Abstract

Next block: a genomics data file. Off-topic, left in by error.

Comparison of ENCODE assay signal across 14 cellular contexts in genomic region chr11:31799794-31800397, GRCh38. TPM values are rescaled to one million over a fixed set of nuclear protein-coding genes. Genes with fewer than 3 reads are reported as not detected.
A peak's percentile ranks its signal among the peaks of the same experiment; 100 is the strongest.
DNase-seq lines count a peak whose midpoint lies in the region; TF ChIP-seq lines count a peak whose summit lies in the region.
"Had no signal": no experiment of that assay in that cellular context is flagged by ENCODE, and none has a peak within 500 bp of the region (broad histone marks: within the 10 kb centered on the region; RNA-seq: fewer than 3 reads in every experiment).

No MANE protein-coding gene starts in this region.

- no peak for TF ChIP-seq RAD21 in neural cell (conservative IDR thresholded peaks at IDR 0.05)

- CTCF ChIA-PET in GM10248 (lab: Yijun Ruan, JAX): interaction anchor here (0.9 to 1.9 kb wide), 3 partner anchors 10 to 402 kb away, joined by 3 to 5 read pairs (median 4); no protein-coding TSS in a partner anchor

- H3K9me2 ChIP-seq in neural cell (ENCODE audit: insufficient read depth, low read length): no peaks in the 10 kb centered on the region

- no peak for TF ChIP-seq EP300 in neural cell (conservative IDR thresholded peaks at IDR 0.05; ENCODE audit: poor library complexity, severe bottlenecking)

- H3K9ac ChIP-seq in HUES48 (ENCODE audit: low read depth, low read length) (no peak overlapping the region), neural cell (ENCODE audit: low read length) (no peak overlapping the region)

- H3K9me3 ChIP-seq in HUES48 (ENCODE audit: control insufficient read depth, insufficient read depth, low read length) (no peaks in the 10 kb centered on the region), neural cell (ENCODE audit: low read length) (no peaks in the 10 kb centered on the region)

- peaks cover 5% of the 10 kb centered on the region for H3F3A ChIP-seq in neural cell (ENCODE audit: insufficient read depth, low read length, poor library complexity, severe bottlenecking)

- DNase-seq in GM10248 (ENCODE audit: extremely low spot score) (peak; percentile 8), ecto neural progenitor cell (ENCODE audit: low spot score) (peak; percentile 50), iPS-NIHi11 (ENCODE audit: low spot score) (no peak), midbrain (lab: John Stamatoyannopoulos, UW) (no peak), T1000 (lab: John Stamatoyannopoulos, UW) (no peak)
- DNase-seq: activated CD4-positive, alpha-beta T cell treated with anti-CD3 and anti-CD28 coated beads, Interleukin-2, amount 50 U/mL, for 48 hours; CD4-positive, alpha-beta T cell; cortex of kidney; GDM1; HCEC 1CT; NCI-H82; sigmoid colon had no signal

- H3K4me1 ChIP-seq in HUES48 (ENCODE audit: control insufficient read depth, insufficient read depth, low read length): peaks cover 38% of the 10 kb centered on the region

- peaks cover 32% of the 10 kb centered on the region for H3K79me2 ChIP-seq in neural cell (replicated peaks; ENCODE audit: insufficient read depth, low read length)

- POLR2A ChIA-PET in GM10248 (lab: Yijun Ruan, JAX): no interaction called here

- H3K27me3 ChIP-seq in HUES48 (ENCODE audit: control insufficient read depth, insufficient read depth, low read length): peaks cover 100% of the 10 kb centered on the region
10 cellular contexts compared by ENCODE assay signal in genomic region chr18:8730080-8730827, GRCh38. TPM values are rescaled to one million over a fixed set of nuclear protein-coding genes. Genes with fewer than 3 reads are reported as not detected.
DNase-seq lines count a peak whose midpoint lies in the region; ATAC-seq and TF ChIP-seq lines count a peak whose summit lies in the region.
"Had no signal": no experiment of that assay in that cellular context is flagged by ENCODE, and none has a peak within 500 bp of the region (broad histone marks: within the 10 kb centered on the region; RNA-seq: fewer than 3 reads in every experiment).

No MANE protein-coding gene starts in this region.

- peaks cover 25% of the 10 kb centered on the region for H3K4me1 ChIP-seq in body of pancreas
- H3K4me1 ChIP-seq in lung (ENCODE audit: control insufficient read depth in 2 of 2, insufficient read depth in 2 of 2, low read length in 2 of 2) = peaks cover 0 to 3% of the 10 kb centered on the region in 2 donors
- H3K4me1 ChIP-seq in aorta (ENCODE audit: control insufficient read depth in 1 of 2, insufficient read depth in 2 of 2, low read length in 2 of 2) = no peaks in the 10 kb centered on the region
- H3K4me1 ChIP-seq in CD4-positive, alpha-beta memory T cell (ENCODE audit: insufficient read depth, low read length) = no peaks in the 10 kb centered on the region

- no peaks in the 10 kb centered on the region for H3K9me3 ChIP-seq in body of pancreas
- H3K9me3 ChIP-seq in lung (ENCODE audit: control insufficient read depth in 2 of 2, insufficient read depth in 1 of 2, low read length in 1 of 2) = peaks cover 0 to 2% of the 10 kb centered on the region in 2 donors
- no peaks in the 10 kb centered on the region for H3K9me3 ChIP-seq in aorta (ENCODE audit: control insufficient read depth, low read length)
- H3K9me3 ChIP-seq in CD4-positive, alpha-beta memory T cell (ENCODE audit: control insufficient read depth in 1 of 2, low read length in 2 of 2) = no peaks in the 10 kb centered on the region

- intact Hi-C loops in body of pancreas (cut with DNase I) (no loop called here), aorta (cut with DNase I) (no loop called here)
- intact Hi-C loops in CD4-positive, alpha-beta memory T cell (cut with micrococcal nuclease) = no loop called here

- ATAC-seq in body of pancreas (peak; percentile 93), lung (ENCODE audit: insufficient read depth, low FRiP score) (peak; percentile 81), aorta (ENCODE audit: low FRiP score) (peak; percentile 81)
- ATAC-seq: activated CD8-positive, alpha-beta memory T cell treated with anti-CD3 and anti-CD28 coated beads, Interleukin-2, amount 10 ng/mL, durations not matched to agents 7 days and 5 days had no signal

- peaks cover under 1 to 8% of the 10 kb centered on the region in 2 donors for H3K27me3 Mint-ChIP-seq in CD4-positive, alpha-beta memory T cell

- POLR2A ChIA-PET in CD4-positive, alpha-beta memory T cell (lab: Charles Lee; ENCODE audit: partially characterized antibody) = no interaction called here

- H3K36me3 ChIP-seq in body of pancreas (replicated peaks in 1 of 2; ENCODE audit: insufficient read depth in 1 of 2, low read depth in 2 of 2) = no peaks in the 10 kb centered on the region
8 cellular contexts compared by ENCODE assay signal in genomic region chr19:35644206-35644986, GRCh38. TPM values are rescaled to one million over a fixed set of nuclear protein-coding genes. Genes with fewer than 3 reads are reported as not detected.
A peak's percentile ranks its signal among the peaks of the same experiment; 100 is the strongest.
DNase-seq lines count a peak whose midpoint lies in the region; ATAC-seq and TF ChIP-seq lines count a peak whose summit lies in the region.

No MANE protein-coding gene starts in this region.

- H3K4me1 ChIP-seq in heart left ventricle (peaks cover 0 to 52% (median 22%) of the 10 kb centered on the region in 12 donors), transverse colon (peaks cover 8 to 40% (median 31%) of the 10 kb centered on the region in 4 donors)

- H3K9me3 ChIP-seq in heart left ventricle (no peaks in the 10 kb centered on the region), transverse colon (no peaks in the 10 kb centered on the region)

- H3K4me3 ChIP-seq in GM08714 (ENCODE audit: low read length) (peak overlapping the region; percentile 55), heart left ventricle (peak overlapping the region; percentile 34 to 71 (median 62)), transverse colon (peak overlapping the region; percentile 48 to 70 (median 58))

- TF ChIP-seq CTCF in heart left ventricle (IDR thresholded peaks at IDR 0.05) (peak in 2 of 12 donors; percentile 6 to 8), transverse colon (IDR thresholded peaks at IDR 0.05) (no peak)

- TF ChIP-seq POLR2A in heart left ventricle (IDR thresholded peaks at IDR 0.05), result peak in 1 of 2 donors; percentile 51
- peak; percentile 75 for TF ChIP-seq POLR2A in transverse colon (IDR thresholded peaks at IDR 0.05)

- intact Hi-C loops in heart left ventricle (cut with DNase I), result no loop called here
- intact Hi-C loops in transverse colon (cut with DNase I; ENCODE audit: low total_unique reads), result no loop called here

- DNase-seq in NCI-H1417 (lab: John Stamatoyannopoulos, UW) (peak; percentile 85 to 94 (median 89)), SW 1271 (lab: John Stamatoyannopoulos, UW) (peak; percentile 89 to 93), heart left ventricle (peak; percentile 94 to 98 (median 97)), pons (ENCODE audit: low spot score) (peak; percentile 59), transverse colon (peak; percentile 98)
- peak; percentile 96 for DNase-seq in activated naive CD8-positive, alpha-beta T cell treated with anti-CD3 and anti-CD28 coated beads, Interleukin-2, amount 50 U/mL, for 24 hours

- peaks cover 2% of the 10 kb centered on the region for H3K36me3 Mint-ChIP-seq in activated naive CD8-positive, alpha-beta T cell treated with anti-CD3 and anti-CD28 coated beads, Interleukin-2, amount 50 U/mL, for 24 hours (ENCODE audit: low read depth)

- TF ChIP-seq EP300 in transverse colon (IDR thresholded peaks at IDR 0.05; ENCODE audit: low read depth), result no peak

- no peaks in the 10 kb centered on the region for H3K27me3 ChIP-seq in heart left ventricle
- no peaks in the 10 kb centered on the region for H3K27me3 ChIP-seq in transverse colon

Granulocyte-macrophage colony growth depends on the presence of colony- stimulating activity (CSA). Phorbol esters induce concentration- dependent colony formation in the absence of exogenous CSA. We questioned whether phorbol esters mimicked the action of CSA by directly stimulating colony growth, or whether phorbol esters acted indirectly by inducing marrow cells to release CSA. First, after incubating human bone marrow cells with phorbol 12,13-dibutyrate (PDB) for 3 days, we separated PDB from the protein peak of the conditioned medium by Sephadex G-10 gel filtration and tested this peak for the presence of CSA. When diluted 1:10 in the agar colony assay, this material induced 133 +/- 15 colonies/10(5) bone marrow cells. Second, to determine whether bone marrow cells required the continued presence of PDB in order to release CSA, PDB was removed from bone marrow cells by washing, and these cells were reincubated in fresh medium in the absence of PDB. CSA was found in the medium of these cultures; its release was maximal after preincubation of bone marrow cells with 5 X 10(-8) M PDB for 3 days, followed by incubation for 3 days in the absence of PDB. This CSA stimulated granulopoiesis out of proportion to monocytopoiesis, with 85% +/- 17% of the colonies being granulocytic (as indicated by histochemical staining for chloroacetate esterase), and 12% +/- 3% being monocytic (as indicated by nonspecific esterase). Inhibitors of monocyte colony formation, including PGE1, were not present in the medium that contained this CSA. These studies demonstrate that normal human bone marrow cells exposed to PDB release CSA and that this CSA selectively stimulates granulopoiesis in vitro.

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